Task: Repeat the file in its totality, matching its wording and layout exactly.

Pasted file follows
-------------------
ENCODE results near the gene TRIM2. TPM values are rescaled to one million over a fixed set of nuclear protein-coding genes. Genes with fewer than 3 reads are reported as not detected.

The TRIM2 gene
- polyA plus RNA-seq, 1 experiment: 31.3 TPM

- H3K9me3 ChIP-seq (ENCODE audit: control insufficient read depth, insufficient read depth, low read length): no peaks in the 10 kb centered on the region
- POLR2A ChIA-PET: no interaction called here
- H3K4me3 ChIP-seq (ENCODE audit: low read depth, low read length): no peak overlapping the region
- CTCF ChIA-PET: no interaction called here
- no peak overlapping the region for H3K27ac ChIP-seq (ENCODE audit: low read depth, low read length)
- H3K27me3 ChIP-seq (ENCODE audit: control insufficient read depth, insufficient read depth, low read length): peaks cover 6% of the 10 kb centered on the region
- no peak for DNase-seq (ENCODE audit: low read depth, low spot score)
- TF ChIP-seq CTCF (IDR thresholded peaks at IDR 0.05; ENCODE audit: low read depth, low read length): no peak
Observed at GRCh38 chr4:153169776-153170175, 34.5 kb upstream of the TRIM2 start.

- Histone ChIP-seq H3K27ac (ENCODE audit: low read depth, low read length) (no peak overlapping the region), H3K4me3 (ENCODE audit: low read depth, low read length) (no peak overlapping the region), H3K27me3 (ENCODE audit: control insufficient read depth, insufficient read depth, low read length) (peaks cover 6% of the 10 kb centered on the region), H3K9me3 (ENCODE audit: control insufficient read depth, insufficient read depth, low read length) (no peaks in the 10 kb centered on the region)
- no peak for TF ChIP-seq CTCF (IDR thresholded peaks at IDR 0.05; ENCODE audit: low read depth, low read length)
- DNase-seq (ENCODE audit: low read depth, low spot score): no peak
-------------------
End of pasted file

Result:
ENCODE results near the gene TRIM2. TPM values are rescaled to one million over a fixed set of nuclear protein-coding genes. Genes with fewer than 3 reads are reported as not detected.

The TRIM2 gene
- polyA plus RNA-seq, 1 experiment: 31.3 TPM

- H3K9me3 ChIP-seq (ENCODE audit: control insufficient read depth, insufficient read depth, low read length): no peaks in the 10 kb centered on the region
- POLR2A ChIA-PET: no interaction called here
- H3K4me3 ChIP-seq (ENCODE audit: low read depth, low read length): no peak overlapping the region
- CTCF ChIA-PET: no interaction called here
- no peak overlapping the region for H3K27ac ChIP-seq (ENCODE audit: low read depth, low read length)
- H3K27me3 ChIP-seq (ENCODE audit: control insufficient read depth, insufficient read depth, low read length): peaks cover 6% of the 10 kb centered on the region
- no peak for DNase-seq (ENCODE audit: low read depth, low spot score)
- TF ChIP-seq CTCF (IDR thresholded peaks at IDR 0.05; ENCODE audit: low read depth, low read length): no peak
Observed at GRCh38 chr4:153169776-153170175, 34.5 kb upstream of the TRIM2 start.

- Histone ChIP-seq H3K27ac (ENCODE audit: low read depth, low read length) (no peak overlapping the region), H3K4me3 (ENCODE audit: low read depth, low read length) (no peak overlapping the region), H3K27me3 (ENCODE audit: control insufficient read depth, insufficient read depth, low read length) (peaks cover 6% of the 10 kb centered on the region), H3K9me3 (ENCODE audit: control insufficient read depth, insufficient read depth, low read length) (no peaks in the 10 kb centered on the region)
- no peak for TF ChIP-seq CTCF (IDR thresholded peaks at IDR 0.05; ENCODE audit: low read depth, low read length)
- DNase-seq (ENCODE audit: low read depth, low spot score): no peak